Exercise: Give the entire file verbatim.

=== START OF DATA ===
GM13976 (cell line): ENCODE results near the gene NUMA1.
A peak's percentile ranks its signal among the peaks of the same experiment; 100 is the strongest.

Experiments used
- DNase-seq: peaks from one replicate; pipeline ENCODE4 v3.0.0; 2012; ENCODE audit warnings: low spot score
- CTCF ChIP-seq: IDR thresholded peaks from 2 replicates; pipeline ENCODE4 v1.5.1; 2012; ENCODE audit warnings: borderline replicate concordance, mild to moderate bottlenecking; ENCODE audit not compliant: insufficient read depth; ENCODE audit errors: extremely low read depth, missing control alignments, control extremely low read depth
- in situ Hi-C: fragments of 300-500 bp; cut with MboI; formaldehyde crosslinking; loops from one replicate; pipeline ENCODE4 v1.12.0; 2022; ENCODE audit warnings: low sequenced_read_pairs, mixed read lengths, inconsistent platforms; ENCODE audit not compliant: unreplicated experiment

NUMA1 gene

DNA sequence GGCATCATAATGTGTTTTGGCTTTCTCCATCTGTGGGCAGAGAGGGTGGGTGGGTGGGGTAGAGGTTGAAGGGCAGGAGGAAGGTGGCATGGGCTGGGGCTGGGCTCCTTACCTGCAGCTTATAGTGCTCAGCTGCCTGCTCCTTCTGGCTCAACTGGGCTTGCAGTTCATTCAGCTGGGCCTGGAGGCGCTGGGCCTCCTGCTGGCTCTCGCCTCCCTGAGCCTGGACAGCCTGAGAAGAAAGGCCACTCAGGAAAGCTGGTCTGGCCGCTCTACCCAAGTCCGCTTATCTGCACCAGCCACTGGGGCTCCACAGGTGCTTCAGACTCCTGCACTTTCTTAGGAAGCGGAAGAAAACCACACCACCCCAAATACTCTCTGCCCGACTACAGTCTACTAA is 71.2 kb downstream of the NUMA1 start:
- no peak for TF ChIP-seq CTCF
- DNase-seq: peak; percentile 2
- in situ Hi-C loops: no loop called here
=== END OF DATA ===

GM13976 (cell line): ENCODE results near the gene NUMA1.
A peak's percentile ranks its signal among the peaks of the same experiment; 100 is the strongest.

Experiments used
- DNase-seq: peaks from one replicate; pipeline ENCODE4 v3.0.0; 2012; ENCODE audit warnings: low spot score
- CTCF ChIP-seq: IDR thresholded peaks from 2 replicates; pipeline ENCODE4 v1.5.1; 2012; ENCODE audit warnings: borderline replicate concordance, mild to moderate bottlenecking; ENCODE audit not compliant: insufficient read depth; ENCODE audit errors: extremely low read depth, missing control alignments, control extremely low read depth
- in situ Hi-C: fragments of 300-500 bp; cut with MboI; formaldehyde crosslinking; loops from one replicate; pipeline ENCODE4 v1.12.0; 2022; ENCODE audit warnings: low sequenced_read_pairs, mixed read lengths, inconsistent platforms; ENCODE audit not compliant: unreplicated experiment

NUMA1 gene

DNA sequence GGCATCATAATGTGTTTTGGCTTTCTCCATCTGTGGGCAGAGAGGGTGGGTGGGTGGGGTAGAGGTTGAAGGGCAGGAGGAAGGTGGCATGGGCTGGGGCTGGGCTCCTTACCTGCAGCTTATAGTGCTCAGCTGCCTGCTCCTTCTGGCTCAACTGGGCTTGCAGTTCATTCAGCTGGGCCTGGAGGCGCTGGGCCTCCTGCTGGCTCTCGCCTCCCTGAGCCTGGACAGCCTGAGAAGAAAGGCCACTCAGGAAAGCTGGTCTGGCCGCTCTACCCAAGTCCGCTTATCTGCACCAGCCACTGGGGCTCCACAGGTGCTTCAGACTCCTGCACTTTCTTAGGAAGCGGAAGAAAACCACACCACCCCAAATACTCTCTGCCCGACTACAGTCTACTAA is 71.2 kb downstream of the NUMA1 start:
- no peak for TF ChIP-seq CTCF
- DNase-seq: peak; percentile 2
- in situ Hi-C loops: no loop called here